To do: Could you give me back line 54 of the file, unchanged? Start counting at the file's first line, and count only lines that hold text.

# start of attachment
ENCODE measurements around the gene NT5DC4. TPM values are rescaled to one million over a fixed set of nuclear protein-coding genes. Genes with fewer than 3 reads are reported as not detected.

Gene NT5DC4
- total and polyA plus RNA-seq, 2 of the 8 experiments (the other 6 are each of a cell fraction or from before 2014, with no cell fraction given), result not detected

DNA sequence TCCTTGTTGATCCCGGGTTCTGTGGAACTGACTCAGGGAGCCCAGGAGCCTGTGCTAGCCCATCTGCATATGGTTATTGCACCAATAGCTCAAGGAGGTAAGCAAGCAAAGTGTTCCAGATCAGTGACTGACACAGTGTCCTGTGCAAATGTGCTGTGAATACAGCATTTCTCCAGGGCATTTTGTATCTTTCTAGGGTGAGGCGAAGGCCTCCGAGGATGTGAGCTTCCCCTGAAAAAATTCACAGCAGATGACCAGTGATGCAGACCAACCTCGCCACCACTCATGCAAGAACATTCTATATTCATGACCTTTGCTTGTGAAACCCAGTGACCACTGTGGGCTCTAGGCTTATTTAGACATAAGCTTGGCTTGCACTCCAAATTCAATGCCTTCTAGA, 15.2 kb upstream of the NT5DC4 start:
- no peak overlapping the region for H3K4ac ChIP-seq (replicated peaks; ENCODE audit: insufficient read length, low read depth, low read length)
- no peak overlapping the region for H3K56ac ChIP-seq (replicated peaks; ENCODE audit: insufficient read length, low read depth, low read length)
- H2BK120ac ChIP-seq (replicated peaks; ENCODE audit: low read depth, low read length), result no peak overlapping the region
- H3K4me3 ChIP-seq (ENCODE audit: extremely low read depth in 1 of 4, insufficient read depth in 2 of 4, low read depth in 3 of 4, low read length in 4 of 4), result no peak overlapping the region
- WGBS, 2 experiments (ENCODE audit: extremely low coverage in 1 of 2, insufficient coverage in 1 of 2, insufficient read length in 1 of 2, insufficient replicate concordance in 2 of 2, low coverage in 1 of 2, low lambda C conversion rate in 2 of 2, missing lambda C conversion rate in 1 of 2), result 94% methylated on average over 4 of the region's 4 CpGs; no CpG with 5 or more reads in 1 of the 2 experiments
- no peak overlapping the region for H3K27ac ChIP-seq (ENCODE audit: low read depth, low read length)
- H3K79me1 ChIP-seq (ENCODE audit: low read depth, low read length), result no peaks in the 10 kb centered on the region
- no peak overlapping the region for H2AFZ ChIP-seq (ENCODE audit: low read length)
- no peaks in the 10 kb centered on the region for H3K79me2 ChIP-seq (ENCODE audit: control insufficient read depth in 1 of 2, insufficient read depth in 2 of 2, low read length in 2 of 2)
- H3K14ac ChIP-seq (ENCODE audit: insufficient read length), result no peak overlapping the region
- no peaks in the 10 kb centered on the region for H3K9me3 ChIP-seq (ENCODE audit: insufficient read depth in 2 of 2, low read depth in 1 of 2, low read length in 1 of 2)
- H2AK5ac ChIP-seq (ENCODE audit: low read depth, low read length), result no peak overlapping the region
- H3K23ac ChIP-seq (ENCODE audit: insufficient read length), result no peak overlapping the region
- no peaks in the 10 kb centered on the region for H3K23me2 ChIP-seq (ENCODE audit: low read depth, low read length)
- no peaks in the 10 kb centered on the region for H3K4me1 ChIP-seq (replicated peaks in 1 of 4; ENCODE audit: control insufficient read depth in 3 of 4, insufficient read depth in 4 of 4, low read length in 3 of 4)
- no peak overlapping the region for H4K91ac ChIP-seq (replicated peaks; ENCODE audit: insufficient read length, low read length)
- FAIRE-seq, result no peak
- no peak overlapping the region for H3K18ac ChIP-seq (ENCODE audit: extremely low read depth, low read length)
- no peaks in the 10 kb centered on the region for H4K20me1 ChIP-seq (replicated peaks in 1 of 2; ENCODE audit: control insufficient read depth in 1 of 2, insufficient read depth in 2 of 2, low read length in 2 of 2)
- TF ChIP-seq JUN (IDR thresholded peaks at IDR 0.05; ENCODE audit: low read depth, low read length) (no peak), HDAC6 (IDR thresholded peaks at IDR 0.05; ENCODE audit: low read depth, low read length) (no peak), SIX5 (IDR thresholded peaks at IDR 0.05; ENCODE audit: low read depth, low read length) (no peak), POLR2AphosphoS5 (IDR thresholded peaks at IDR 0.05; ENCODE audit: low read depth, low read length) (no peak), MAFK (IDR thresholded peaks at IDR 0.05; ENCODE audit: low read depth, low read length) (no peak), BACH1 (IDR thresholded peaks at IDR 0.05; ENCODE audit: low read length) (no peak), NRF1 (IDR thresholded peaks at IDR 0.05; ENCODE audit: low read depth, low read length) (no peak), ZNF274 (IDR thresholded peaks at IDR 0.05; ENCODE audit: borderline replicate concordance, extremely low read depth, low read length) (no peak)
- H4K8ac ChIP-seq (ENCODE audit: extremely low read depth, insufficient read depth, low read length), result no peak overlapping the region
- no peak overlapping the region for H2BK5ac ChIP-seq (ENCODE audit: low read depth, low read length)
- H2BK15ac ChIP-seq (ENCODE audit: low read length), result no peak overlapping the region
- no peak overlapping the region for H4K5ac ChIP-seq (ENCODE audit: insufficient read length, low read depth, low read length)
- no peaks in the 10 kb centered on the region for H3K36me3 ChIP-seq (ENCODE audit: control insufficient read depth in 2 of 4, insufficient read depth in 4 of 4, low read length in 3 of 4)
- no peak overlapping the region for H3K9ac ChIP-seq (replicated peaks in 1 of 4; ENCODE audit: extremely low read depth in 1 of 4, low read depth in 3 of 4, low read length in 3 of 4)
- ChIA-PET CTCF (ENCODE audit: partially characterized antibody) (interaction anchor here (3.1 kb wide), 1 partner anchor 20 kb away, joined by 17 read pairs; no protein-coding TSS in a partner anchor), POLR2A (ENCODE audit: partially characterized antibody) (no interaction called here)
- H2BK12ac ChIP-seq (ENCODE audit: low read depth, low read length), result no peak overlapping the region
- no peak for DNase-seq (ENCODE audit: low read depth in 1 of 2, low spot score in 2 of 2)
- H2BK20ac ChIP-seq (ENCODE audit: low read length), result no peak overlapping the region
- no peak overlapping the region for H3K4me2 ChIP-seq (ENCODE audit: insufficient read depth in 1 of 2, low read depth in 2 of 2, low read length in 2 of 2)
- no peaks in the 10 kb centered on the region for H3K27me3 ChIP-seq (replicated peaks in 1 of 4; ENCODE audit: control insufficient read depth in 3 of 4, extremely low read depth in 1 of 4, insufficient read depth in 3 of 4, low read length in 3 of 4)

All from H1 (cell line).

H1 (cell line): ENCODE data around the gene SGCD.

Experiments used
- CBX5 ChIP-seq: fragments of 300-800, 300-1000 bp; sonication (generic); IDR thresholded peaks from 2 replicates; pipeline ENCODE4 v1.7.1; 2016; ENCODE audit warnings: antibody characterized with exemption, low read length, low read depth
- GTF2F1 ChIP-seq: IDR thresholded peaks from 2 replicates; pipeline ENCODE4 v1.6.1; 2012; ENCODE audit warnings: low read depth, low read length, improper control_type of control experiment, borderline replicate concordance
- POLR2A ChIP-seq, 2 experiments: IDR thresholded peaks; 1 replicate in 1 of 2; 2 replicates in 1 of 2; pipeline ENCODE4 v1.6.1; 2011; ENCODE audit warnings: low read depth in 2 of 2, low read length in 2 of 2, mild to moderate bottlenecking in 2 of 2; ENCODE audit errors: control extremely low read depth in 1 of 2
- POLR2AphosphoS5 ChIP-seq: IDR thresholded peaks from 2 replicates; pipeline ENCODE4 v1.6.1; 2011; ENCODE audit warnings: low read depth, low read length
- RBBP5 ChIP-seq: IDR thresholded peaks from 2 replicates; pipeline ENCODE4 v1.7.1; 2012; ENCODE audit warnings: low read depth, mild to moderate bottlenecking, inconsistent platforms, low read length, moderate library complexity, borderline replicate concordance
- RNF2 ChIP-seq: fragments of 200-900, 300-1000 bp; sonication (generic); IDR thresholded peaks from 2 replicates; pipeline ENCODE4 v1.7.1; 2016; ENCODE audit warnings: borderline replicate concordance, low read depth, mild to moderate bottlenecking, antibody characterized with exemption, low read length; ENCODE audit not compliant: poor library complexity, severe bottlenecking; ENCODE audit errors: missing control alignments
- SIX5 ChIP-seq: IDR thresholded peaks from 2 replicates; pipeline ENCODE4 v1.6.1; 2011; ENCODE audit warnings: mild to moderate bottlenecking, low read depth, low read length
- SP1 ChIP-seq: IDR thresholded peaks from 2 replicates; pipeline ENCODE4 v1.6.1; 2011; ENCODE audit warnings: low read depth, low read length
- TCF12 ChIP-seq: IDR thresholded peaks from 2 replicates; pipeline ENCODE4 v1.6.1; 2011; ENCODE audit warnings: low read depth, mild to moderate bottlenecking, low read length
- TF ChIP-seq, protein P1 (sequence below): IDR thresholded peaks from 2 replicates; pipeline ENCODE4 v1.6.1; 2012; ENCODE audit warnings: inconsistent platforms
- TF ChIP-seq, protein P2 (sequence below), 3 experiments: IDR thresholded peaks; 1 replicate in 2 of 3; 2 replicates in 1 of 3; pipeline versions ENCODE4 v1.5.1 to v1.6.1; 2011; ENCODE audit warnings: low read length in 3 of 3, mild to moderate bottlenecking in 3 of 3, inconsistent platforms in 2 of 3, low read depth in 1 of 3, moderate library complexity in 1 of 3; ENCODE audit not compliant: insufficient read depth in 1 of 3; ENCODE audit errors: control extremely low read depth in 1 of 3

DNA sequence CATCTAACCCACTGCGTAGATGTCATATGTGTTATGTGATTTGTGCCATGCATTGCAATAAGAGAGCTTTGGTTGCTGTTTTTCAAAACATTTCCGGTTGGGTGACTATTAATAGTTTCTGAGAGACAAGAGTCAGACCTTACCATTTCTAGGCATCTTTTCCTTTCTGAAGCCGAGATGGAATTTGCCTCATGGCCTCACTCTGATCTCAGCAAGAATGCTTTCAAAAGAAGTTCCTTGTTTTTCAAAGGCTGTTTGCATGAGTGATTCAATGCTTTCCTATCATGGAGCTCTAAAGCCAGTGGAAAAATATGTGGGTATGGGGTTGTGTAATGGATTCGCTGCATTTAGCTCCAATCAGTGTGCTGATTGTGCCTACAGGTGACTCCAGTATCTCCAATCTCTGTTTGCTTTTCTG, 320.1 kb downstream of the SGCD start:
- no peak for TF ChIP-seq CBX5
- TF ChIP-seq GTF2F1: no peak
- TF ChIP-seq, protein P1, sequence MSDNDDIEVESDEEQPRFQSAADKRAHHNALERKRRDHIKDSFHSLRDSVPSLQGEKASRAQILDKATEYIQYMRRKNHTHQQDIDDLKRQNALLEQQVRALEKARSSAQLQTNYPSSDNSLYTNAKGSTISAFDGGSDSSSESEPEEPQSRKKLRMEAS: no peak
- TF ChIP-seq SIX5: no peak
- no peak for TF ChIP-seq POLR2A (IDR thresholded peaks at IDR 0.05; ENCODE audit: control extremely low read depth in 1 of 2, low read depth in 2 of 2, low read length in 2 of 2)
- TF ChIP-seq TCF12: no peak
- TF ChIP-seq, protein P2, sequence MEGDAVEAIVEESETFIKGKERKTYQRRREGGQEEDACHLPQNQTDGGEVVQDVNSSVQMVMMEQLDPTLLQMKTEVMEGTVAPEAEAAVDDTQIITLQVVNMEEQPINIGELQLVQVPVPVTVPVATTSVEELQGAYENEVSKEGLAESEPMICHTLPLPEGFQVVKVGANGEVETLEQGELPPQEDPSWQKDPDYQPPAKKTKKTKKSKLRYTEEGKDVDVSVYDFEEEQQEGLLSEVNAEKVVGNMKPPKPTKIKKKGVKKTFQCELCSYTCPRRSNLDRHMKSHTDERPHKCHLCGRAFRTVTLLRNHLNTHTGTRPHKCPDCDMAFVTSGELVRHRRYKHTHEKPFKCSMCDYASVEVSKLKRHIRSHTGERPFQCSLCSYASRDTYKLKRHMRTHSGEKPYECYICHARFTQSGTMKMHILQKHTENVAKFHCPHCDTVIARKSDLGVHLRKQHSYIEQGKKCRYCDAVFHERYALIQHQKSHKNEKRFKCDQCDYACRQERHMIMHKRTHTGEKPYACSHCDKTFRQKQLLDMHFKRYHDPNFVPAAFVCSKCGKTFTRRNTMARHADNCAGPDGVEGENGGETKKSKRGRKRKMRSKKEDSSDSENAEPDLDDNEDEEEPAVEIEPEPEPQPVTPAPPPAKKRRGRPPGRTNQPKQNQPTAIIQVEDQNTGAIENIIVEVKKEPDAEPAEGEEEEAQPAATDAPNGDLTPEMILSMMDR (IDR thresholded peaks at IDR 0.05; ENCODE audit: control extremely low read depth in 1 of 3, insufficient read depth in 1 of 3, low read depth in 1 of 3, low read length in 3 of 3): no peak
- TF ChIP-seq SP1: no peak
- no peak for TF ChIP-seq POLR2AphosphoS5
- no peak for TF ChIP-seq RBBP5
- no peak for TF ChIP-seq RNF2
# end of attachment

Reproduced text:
- TF ChIP-seq, protein P1, sequence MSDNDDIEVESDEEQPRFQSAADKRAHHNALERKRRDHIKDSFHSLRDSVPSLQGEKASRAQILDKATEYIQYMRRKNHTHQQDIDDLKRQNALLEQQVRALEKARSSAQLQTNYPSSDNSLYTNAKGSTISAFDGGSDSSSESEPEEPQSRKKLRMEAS: no peak